Smoke Signals portrays the some of the problems Native American Indians have had to deal with over the years. The main character is a young Native American teenage boy, Victor Joseph, (Adam Beach), and how alcohol affected his life and relationship between him and his father, Arnold Joseph, (Gary Farmer),. This story brings to light the custom of storytelling by the Native American’s. Story telling is used as narration by another character, Thomas, (Evan Adams). These stories by Thomas prompt flashback memories and explain the nature Victor and Thomas’ relationship and how it formed from the time they were infants. Victor and Thomas set out on a road trip to Phoenix to retrieve Victor’s fathers remain after his death and during this journey Victor learns to come to grips with his anger issues towards the fact of how he has felt cheated of out a Father and having to deal with the loneliness and anger growing up.
This story begins with a 4th of July party at Thomas’ parents house. Victor’s father, Arnold, an alcoholic, was celebrating and everyone had passed out at the house. He decides to light fireworks in the house and the house catches on fire. Arnold starts to run away when he remembers Victor in the house asleep and he goes back for him and he grabs Thomas as well. However, Thomas’ parents parish in the fire that night. Thomas was taken to live with his grandmother who deems Arnold as a hero and he tells her he didn’t mean to be a hero. What he wasn’t telling her was that he started the fire. All the guilt he now has from that night has only made his drinking problem worse. Arnold feels ashamed and less of a man and therefore cuts his long hair something of which represented his culture proudly. Arnold never grows his long hair again. Him and his wife both drank until one day when Victor was around 9 or 10, maybe a little younger, his mother notices him throwing rocks at the tailgate of their truck. She knows he is filled with anger due to the massive drinking by her and her husband.
She decides then they had to stop for his sake. Arnold didn’t want to give it up so he decided to pack a suitcase and leave and his wife told him if he left for Phoenix not to ever return. Now Victor is left alone with his mother in Idaho’s dismal Coeur d’Alene Indian reservation and has his memories of hate towards his father for being an alcoholic and always trying to talk with his fists. Thomas’ character calls attention to the significance of storytelling in the Native American culture. Thomas seizes every opportunity possible to tell his stories. His stories are very significant to this story because they are like flashbacks that tell highlights of the past that are very important to the story plot. Most of his stories are in reference to Arnold and this annoys Victor. Thomas never realizes this and could never understand why Victor was always mean to him. Victor is resentful because Thomas has better memories of his father than he does.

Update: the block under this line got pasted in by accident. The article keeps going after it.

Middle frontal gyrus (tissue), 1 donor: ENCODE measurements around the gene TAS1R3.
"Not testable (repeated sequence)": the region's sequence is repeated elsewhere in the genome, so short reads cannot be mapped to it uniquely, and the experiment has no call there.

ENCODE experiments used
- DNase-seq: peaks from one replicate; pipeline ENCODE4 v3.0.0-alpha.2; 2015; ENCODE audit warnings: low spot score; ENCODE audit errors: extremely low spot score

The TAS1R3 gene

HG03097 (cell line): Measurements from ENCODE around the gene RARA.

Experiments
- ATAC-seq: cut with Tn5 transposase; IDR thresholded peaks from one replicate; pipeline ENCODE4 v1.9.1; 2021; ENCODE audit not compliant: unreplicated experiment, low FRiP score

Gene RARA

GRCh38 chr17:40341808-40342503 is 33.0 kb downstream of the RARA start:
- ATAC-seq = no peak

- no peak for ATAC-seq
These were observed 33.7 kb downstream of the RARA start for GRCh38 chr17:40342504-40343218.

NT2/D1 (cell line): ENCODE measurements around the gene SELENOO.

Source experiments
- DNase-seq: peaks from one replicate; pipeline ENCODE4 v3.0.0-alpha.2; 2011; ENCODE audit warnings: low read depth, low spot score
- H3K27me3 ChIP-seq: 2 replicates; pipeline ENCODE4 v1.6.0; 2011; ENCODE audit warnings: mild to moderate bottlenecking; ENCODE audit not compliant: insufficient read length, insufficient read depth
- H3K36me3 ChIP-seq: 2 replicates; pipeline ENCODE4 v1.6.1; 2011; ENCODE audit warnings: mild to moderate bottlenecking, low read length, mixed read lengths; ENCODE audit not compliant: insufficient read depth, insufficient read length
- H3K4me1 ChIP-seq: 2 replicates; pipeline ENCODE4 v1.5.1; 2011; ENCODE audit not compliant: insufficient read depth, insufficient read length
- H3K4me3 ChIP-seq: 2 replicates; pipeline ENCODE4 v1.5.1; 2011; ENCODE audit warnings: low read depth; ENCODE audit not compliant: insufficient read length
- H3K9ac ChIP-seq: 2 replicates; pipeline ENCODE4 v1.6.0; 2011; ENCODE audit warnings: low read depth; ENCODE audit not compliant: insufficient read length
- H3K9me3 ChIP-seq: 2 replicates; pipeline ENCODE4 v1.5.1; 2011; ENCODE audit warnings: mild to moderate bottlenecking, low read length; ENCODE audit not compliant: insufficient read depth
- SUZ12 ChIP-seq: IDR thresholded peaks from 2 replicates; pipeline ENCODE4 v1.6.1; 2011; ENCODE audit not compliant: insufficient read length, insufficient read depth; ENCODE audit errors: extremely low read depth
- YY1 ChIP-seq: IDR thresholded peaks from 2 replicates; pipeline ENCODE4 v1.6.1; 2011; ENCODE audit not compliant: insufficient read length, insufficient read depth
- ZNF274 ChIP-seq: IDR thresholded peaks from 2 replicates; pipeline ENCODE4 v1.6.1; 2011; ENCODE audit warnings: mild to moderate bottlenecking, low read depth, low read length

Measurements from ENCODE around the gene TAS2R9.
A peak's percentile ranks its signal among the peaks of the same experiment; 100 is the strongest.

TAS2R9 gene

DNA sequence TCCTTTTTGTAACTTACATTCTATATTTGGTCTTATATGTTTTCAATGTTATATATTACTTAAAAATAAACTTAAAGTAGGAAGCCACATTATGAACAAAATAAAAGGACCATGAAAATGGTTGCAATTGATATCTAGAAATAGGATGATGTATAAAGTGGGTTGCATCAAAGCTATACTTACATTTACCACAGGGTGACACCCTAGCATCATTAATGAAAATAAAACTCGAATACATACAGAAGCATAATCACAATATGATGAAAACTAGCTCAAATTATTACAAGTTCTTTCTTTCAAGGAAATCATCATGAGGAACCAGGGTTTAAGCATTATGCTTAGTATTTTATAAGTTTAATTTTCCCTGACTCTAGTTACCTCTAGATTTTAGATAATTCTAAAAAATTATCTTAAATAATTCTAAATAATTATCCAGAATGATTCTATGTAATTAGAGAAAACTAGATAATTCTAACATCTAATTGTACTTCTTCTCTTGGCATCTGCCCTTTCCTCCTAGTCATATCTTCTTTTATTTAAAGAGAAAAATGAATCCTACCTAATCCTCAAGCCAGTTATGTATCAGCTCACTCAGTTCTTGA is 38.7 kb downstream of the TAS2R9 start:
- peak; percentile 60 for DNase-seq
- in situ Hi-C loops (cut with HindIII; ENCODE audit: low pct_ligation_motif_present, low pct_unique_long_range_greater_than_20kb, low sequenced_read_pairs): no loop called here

Victor always thought that his father treated Thomas better than he did his own son. Victor’s mother receives a phone call that her ex-husband had passed away and that someone needs to come and get his ashes and possessions. Victor has no money to make the trip to Phoenix so Thomas offers to pay for the trip as long as he can come too. They board a bus and head out. On the bus trip the encounter two white men who took their seat and would not give them back and told them to go set in the back where they belong. At this point Victor tells Thomas that the only way that white people would respect them is by being serious; showing no feelings, not even a smile, being a warrior. The story is displaying how the white man has always felt superior to the Native American’s. They arrive in Phoenix and soon meet his father’s friend Suzy.
Suzy told Victor many nice things about his father. She also told him of Arnold’s fears, but Victor had no desire to express any concern for his father. Victor was hiding behind a stern persona to conceal his emotions. Suzy finally talks Victor into going in his father trailer to see if there was anything in there he wanted to keep. Victory and Thomas leave the next morning without even saying good bye to Suzy. Thomas didn’t like this fact but he went on with Victor. While still in Phoenix on the road they were involved in an accident. The accident was the fault of a white man who was drunk. The white man blamed the accident on the two young Indian men.
The police were waiting at the hospital for the release of Victor and took them into custody. Down at the police station they were questioned and told of being accused of the accident. They were able to explain and were released. However, this is another prime example of how the white man treats the Native American’s as though they are less than and low life savages not worthy of the same justice as the white man. This movie transpires a lot about the life on the Native American reservations and traditions, especially the oral tradition. It shows the importance of storytelling in Native American tradition and it also touches on the injustices inflicted upon them by the white man. Most of all, the movie shows how alcohol has touched the lives of the Native Americans.
Courtney from Study Moose
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